He spoke quietly but with a subtle twitching of both ears.

“Farouche and masterful to the last, our Jules….” I murmured, smiling into my
beaker. “Such subtle menace……”

Sunday, April 21, 2013

Chapter 18


Amblewick Church - the Witch of Endor and her mate

Before we can get down to serious planning of the ‘Car-Boot Sale’, Sunday
intervenes – and Sunday involves ‘Church’. Tradition demands that we at the
Castle attend, and are seen to be present in the ‘Family Pew’. Parsons parks a
little behind us, and has despatched Julian to join the other boys in the choir
- which could be interesting bearing in mind the apparently somewhat secular
nature of the young man’s outlook.

“I believe it will be wise, Milord, to avoid any obvious connection being
observed between Julian and ourselves prior to the successful conclusion of
our first car-boot sale – local politics, Milord…..”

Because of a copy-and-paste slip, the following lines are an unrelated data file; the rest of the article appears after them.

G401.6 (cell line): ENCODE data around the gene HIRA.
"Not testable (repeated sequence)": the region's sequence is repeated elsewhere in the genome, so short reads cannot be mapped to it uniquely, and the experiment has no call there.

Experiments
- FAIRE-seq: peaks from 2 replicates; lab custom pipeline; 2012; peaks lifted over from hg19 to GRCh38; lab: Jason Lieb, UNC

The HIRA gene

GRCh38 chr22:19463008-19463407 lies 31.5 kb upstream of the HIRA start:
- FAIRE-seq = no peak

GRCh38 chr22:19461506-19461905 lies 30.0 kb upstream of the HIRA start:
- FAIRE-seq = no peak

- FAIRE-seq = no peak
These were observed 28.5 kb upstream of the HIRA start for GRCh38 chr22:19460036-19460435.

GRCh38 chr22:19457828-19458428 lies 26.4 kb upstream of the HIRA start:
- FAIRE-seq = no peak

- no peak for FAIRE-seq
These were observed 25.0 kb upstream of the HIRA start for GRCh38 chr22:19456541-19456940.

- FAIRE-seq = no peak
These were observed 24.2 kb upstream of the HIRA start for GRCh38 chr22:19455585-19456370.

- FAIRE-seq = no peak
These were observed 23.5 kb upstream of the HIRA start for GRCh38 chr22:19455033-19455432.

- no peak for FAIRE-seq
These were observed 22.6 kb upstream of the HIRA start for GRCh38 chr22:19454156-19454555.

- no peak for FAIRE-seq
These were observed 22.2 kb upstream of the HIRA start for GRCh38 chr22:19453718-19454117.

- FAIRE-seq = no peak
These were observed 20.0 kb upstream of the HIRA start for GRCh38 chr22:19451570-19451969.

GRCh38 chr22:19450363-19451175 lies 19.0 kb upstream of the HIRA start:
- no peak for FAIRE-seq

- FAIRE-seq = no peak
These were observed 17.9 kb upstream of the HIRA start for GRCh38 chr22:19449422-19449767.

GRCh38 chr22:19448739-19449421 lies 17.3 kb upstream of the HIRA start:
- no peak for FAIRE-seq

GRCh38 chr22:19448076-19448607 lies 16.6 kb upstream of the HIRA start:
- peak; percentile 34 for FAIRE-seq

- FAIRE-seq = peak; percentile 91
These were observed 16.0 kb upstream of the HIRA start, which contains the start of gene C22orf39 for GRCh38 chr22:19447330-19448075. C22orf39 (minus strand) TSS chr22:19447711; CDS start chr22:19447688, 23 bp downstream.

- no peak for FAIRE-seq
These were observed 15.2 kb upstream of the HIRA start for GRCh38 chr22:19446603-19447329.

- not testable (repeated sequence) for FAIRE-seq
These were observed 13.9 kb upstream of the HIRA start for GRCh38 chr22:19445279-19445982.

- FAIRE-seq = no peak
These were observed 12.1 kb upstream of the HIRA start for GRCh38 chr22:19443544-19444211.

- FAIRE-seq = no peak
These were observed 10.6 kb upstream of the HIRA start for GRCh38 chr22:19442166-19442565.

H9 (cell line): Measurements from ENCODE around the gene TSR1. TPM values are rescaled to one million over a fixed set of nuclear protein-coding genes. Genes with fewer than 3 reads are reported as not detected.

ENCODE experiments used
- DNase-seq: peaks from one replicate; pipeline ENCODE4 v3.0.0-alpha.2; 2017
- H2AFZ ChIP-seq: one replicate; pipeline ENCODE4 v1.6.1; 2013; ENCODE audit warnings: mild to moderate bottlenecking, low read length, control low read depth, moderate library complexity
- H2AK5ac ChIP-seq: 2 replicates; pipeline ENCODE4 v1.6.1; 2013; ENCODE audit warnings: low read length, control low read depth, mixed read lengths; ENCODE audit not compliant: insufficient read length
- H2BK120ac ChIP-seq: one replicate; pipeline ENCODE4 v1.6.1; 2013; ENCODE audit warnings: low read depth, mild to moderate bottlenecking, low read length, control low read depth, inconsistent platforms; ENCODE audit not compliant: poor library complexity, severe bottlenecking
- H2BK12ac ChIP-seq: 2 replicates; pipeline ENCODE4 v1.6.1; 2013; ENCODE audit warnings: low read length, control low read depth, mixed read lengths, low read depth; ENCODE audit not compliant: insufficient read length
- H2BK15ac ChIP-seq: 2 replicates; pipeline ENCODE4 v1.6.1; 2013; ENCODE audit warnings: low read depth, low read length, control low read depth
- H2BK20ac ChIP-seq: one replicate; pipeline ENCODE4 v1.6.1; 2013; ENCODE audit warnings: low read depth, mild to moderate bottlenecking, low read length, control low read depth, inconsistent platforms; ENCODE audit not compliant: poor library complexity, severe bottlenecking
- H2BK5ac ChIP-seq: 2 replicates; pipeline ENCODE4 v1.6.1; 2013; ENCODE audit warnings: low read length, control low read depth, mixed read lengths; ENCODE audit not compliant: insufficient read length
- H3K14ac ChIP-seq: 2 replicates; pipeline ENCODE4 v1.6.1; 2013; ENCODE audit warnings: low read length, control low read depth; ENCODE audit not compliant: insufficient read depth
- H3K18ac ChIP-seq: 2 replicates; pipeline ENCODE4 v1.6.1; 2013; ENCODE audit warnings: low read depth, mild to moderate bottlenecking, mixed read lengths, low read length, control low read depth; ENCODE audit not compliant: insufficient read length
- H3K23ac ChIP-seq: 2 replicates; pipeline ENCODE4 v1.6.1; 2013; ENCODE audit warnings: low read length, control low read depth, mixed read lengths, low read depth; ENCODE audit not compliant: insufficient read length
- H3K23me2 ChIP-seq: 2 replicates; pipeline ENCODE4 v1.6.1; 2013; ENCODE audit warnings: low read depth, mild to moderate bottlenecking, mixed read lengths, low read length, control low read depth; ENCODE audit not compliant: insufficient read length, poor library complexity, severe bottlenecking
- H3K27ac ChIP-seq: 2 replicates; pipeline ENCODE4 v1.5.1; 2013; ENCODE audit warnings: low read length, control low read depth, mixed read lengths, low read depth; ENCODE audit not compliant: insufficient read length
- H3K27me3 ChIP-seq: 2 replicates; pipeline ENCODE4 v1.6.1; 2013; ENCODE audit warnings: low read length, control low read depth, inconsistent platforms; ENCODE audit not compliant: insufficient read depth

Corrie’s got similar duties over at Pangleton, so I’m alone in the Arbuthnot

“Dearly beloved brethren, the Scripture moveth us in sundry places to
acknowledge and confess our manifold sins and wickedness……” and so on,
and on……..

Such is my blend of conditioned belief and good-natured and slightly
irreverent unbelief that, rather predictably, I yawn at this point, and reach
instinctively for the pipe.

I am reminded of my childhood understanding of this rubric. Amazing how my
rather sketchy command of vocabulary had so mightily relieved the crashing
boredom of the Church of England’s ponderous treatment of the ‘Office of
Mattyns’. The brief mention of ‘manifold’ was for me, invariably, a milestone in
the interminable service.

Manifolds! Now to those I could relate. They meant ‘cars’ – as in Bentley and
the old ’37 Frazer-Nash Beemer! With this one word the service came alive
for me – all that was missing was the throaty roar of the actual car snarling
up the drive with me at its wheel – under the somewhat bibulous supervision
of a certain Uncle Algie from my mother’s side of the family (described by
my proudly puritanical Great-Aunt Kike, as ‘a rotter’ – an appellation which I